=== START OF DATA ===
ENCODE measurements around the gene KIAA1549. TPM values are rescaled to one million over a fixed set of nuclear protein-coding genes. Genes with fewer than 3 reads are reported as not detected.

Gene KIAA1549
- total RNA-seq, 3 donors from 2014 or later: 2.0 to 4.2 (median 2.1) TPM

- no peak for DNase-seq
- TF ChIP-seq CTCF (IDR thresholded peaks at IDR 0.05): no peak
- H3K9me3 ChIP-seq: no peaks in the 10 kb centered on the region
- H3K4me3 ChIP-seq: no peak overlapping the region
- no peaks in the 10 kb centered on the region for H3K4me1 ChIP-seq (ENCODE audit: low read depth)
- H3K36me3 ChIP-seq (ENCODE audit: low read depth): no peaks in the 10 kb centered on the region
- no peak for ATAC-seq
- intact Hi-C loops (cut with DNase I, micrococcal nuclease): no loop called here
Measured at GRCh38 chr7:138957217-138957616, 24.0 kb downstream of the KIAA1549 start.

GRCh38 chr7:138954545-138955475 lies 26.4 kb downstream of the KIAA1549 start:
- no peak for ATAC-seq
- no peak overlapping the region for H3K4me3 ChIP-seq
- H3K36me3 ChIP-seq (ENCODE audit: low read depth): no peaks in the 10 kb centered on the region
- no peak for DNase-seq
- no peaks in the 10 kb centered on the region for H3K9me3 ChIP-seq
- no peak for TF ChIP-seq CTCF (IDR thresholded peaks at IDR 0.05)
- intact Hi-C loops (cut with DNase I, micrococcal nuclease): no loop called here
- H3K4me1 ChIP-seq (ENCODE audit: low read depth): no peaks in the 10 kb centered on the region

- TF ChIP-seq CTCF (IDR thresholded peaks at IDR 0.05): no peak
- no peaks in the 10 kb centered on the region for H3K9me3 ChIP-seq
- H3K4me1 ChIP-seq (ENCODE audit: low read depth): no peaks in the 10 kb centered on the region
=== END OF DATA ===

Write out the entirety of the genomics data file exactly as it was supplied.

ENCODE measurements around the gene KIAA1549. TPM values are rescaled to one million over a fixed set of nuclear protein-coding genes. Genes with fewer than 3 reads are reported as not detected.

Gene KIAA1549
- total RNA-seq, 3 donors from 2014 or later: 2.0 to 4.2 (median 2.1) TPM

- no peak for DNase-seq
- TF ChIP-seq CTCF (IDR thresholded peaks at IDR 0.05): no peak
- H3K9me3 ChIP-seq: no peaks in the 10 kb centered on the region
- H3K4me3 ChIP-seq: no peak overlapping the region
- no peaks in the 10 kb centered on the region for H3K4me1 ChIP-seq (ENCODE audit: low read depth)
- H3K36me3 ChIP-seq (ENCODE audit: low read depth): no peaks in the 10 kb centered on the region
- no peak for ATAC-seq
- intact Hi-C loops (cut with DNase I, micrococcal nuclease): no loop called here
Measured at GRCh38 chr7:138957217-138957616, 24.0 kb downstream of the KIAA1549 start.

GRCh38 chr7:138954545-138955475 lies 26.4 kb downstream of the KIAA1549 start:
- no peak for ATAC-seq
- no peak overlapping the region for H3K4me3 ChIP-seq
- H3K36me3 ChIP-seq (ENCODE audit: low read depth): no peaks in the 10 kb centered on the region
- no peak for DNase-seq
- no peaks in the 10 kb centered on the region for H3K9me3 ChIP-seq
- no peak for TF ChIP-seq CTCF (IDR thresholded peaks at IDR 0.05)
- intact Hi-C loops (cut with DNase I, micrococcal nuclease): no loop called here
- H3K4me1 ChIP-seq (ENCODE audit: low read depth): no peaks in the 10 kb centered on the region

- TF ChIP-seq CTCF (IDR thresholded peaks at IDR 0.05): no peak
- no peaks in the 10 kb centered on the region for H3K9me3 ChIP-seq
- H3K4me1 ChIP-seq (ENCODE audit: low read depth): no peaks in the 10 kb centered on the region